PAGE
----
The world’s first public high definition broadcast occurred a year later, in 1936. Former dining rooms were transformed into two state-of-the-art studios to host trials between the Baird Company and Marconi-EMI. Both competed to carry the television standard for the future, with Marconi-EMI winning.

A blue plaque was given to the Palace to commemorate the world’s first regular high-definition television service.

A black and white photograph of a camera with the engraving 'BBC' recording a lady presenting, holding a bowl with a cake next to her.
Marguerite Patten presenting a cookery show in front of a BBC television camera at Alexandra Palace in London. Source: Historic England Archive. CC016867.

The studios at Alexandra Palace became the home of television. In 1946, one of the first television programmes dedicated to children aired, Muffin the Mule. Landmark programmes were also broadcasted from the Palace, including the 1953 coronation. In 1954, the BBC began to test out colour television, while after 1956, it was used exclusively for news broadcasts.

BBC Two launched from Alexandra Palace in 1964 when a power cut affected the BBC Television Centre in Shepherd’s Bush.

Destruction strikes again

A second fire broke out on the morning of 10 July 1980. It was thought to have started behind the Willis organ in the Great Exhibition Hall before spreading to the roof. After trying to contain the fire, around one-third of the building was destroyed, including the Great Hall, the Banqueting Suite, and the roller-skating rink.

The reconstruction of the Palace led to new design changes, such as a silicone roof coated in fibreglass, a material that hadn’t been used in Britain before. It also allowed for adding the rose window, which Maria McLafferty designed.

A photograph of a hall with people in high visibility in the middle and construction assets around the room. The ceiling features intricate detailing.
The former exhibition hall theatre at Alexandra Palace during renovation. © Historic England Archive. DP232574.

The new Palace formally opened on 17 March 1988, featuring a new Great Hall and West Hall. The Palm Court was restored to its previous glory and featured a new Phoenix Bar.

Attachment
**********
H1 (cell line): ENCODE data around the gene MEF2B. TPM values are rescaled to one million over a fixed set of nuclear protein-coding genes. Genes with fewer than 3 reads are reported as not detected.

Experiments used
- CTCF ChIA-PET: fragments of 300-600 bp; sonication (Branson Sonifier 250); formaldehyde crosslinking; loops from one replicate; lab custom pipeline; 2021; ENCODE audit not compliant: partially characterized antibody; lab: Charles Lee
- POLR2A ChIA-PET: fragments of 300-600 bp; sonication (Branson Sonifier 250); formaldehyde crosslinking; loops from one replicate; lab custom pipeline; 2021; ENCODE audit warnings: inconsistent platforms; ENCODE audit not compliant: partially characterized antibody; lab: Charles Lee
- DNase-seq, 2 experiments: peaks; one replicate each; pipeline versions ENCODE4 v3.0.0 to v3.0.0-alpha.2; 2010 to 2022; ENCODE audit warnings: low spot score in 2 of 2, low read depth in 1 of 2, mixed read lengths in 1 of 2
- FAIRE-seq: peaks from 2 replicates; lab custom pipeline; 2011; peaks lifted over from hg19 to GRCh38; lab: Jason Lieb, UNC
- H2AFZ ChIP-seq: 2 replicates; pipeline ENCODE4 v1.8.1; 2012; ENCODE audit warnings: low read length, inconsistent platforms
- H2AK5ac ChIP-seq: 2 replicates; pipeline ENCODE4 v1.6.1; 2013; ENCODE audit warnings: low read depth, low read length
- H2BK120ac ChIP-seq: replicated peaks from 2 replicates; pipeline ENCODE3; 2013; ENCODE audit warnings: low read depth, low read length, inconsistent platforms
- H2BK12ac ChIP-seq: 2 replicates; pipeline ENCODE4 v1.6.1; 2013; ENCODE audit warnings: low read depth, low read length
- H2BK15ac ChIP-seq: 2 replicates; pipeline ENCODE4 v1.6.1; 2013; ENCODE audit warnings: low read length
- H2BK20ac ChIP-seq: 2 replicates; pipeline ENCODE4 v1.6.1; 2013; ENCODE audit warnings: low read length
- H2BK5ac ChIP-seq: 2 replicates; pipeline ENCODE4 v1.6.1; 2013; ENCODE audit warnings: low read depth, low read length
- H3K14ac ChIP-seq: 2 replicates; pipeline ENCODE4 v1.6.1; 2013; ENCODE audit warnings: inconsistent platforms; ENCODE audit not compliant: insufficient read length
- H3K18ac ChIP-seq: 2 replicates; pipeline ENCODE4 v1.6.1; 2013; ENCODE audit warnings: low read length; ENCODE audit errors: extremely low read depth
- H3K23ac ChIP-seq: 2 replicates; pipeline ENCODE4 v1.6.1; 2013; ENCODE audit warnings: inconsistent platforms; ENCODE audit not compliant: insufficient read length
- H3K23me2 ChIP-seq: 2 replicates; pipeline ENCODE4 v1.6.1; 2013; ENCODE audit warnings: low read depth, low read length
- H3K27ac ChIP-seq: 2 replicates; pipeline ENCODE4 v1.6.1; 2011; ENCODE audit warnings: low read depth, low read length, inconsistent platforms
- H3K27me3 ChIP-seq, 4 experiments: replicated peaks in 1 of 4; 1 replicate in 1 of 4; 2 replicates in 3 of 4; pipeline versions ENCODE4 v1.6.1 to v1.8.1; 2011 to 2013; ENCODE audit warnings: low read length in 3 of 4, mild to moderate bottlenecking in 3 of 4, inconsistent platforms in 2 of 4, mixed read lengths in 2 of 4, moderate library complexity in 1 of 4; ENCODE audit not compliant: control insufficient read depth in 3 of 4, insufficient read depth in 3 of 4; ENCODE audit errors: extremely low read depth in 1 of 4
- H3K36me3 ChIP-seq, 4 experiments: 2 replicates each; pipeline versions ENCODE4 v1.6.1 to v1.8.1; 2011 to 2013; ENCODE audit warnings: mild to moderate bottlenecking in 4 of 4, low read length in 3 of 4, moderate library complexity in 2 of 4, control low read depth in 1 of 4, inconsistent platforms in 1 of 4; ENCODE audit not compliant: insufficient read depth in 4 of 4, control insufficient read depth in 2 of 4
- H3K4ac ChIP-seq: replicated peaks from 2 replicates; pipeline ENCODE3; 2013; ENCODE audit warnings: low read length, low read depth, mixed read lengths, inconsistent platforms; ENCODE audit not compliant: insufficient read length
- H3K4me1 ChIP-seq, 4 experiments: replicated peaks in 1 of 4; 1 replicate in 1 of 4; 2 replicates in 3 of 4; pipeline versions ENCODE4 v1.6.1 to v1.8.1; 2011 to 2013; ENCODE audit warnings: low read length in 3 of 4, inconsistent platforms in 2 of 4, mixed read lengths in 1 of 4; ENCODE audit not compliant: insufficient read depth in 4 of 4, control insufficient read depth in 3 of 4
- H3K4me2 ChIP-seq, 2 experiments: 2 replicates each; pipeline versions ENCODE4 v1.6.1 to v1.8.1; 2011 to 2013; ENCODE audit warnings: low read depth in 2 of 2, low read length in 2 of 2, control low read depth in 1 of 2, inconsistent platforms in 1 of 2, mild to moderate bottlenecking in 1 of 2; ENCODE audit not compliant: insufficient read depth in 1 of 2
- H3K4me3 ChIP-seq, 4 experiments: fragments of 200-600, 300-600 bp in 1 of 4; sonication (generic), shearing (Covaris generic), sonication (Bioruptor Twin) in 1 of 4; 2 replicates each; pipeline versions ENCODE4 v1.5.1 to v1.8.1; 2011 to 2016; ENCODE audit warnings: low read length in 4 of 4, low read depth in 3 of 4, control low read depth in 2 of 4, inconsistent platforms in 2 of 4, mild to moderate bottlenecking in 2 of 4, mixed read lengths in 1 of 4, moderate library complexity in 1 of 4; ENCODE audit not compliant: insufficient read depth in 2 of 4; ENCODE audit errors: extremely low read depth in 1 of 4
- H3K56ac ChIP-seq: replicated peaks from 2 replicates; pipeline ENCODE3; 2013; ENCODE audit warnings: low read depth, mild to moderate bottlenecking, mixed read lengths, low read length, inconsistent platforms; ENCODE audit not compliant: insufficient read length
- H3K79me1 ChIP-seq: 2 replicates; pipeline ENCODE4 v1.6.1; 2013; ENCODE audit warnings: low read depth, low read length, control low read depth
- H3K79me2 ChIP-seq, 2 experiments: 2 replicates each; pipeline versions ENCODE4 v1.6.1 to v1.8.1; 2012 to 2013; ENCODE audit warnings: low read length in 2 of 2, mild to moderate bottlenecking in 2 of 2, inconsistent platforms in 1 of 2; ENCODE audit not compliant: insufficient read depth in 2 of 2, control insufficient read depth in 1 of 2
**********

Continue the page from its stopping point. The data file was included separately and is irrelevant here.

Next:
New trees, facilities, lighting, and car parking improved the park. Instead of restoring the previous roller-skating rink, an ice-skating rink was built in the former east concert hall and opened in 1990.

A place of entertainment and recreation

The Palace has become a popular entertainment venue. During the 1990s, many award shows were broadcast live from the Palace, including the Brit Awards, MTV EMA, and the MOBO Awards.

Over the years, the Palace has hosted the likes of Gracie Fields (who popularised the name Ally Pally), the Rolling Stones, Pink Floyd, and Queen.

A photograph of trees and buildings in the foreground and the dome of St Paul's Cathedral in the distance. The Shard can be seen in the distance also.
The protected view looking south from Alexandra Palace towards the Shard, the Barbican, and St Paul’s Cathedral in London. © Historic England Archive. DP278525.

The theatre was hidden for over 80 years with construction to bring it back to life starting in 2016. Much work was done to preserve its unique characteristics, retaining its charm and character.

Today, the Palace hosts an array of productions, including theatre, opera, comedy, concerts, cinema, and more.

Ally Pally continues to be a place for recreation with a choice of things to do. Visitors can enjoy unparalleled views of the London skyline. The view south from the Palace toward St Paul’s Cathedral is protected, providing uninterrupted views of London’s famous landmark.

The Palace also offers a year-round ice-skating rink, the tree-top adventures of Go Ape, a garden centre, and a weekly farmer’s market, making it north London’s go-to destination.